Communications intern working for a 'seat at the table'

Meghan Shiels, right, offers some direction during a video editing session as part of her public affairs internship with Dow Chemical Company. Credit: Dow Chemical CompanyAll Rights Reserved.

Editor’s Note: This is the fourth in a series of articles about summer internships for students in the Donald P. Bellisario College of Communications.

UNIVERSITY PARK, Pa. — Meghan Shiels wants to make the best out of a company’s bad day.

While taking a first-year seminar course in crisis communications, the Penn State junior heard about CEOs and company presidents on the “worst day of their lives.” Class members learned about how vital communications is for every stakeholder involved in and affected by a crisis.

In the real-life case studies, “the CEOs were looking to the public relations people for help,” Shiels said. “It showed me that what I was interested in (writing and public relations) has a place at the table.”

Shiels is studying public relations, with minors in business and theatre. This summer, she is completing a public affairs internship at Dow Chemical Company in Midland, Michigan. Her responsibilities include assisting the company’s in-house video production team, which creates training videos for the company’s internal and external audiences.

The opportunity to work at Dow Chemical literally opened up among a sea of internship-hungry students at a Donald P. Bellisario College of Communications internship fair last semester. Tables of communications companies and PR firms filled most of the room and attracted long lines of students. However, perhaps a bit intimidated by a chemical company, students were not finding their way to Dow Chemical. There was no line at the company’s table.

“I think the others wondered why Dow was there,” she said. “I thought, ‘Strange. It’s the second biggest chemical company in the world. I’m going to go talk to them.’”

Shiels visited the Dow table and chatted with the reps for a while. The public affairs internship was exactly the opportunity she wanted.

Shiels helped produce a video series during a previous internship with WPSU that spotlighted women scientists conducting research in a variety of fields. That experience in video production, as well as covering science topics, surely helped her fit in at Dow.

“Meghan played a pivotal role in in our multi-platform video series ‘Women in Science,’” WPSU producer Cheraine Stanford said. “Not only did she assist with research and provide incredible insight during our selection process for featured scientists, but she also conducted interviews and wrote scripts.”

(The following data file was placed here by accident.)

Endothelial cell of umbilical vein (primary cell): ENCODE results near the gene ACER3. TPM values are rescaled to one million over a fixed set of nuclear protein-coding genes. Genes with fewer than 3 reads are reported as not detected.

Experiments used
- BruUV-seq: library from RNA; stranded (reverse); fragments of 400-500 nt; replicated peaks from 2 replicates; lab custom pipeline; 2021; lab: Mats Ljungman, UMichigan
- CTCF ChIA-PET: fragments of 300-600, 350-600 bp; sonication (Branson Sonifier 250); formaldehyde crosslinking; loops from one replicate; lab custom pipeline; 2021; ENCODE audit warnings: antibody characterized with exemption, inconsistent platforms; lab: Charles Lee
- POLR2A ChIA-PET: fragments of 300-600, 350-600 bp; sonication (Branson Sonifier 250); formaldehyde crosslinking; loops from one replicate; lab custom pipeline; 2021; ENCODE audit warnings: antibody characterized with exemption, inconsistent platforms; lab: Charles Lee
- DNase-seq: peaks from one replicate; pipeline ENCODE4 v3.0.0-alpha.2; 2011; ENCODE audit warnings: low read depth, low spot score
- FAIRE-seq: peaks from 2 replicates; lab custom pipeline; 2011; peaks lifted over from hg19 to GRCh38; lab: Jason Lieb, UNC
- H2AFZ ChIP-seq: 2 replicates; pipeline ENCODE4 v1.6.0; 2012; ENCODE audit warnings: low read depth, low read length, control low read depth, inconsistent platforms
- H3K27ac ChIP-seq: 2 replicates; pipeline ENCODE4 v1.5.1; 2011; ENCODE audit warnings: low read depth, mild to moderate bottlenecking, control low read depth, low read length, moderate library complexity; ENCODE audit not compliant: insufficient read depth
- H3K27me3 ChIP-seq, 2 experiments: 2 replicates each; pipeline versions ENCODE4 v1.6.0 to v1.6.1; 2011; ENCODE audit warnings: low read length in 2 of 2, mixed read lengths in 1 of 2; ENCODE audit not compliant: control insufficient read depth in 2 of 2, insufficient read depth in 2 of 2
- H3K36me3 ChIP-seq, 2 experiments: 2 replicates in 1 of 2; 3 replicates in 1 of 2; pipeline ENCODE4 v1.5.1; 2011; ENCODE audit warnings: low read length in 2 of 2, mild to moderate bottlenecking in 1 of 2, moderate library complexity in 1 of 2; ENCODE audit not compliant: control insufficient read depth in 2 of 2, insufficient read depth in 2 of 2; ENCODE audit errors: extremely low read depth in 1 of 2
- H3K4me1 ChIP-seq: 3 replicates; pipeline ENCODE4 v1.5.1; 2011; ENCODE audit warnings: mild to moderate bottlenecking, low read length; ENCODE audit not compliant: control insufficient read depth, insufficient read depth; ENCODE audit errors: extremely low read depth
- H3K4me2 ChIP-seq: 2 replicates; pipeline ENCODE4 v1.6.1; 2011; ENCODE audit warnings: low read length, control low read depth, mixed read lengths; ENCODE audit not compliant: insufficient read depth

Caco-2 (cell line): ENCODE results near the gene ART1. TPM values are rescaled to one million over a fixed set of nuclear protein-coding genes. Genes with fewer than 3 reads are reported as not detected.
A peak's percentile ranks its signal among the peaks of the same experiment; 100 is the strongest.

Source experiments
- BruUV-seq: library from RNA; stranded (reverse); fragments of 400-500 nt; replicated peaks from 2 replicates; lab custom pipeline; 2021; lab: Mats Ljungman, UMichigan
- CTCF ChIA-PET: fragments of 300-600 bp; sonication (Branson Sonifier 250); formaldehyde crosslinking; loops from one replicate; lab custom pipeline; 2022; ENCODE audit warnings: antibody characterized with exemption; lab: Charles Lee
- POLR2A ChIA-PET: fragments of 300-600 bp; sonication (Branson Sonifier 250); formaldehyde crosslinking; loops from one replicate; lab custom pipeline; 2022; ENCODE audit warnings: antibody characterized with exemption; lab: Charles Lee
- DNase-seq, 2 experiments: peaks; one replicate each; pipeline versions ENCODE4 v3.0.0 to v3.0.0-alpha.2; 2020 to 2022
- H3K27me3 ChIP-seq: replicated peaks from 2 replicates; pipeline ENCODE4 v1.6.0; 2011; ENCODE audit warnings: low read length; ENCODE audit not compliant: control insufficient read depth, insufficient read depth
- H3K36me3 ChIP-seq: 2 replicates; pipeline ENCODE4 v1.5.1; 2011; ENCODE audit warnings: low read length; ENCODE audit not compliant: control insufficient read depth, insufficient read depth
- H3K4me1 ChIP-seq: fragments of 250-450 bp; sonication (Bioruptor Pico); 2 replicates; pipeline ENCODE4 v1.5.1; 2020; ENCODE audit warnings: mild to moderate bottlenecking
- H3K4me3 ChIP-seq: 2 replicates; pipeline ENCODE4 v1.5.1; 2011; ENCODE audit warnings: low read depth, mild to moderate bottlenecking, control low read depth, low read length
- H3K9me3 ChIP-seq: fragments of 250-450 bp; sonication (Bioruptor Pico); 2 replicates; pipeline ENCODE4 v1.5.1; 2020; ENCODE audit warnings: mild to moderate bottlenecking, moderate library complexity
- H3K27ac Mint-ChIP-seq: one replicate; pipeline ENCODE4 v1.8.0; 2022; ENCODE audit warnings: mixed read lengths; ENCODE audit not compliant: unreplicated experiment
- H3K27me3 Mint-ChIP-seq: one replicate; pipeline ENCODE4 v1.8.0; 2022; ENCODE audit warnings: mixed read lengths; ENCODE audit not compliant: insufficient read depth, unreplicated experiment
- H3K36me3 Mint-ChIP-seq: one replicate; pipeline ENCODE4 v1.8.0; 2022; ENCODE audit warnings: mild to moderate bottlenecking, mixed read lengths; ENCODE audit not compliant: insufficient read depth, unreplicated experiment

Stanford called Shiels a “rock star who is destined to be a leader in our industry” — an industry that Shiels found by combining her love of meeting people and her skill for writing. Set to graduate in 2019 and currently holding a 4.0 GPA, Shiels has packed her college career with real-world experiences that are transforming her resume from impressive to exceptional.

Growing up 10 miles northwest of the University Park campus in Julian, Pennsylvania, Shiels knew Penn State was well connected and housed a nationally recognized communications program. She learned that the Bellisario College cared about students’ careers when she started receiving emails from Bob Martin, assistant dean for internships and career services, before starting her first semester.

“I was immediately connected and involved in career networking, and I got plugged into the college’s clubs and involvement fairs right away,” she said.

Shiels later completed a second internship with WPSU-FM researching and reporting on community issues. She also interned with Pennsylvania Certified Organic, where she led community-wide promotions. At Penn State, she was assistant producer of 46 LIVE, a livestream of the annual Penn State Dance Marathon — which was viewed more than 200,000 times. Shiels is a Lion Ambassador, which has been a “huge part of (her) time and love for Penn State,” and she has also acted on Penn State Network Television in a student-produced show titled “Dear Old State.”

“Meghan is the type of student that gives you pause,” said lecturer Bill Zimmerman, who taught Shiels’ news reporting/writing course. “She is so on the ball that it forced me to step up my game. Meghan is dependable, asks intelligent questions … you get the sense that she can do anything.”

Shiels said she isn’t exactly sure what that “anything” will be, but she likes the idea of leading a corporation’s communications — and being ready for any potential crisis.

“My interests are varied and I like to keep things fresh,” she said. “I am still figuring out what my ideal job is … but as long as I have a seat at the table.”

Last Updated July 19, 2017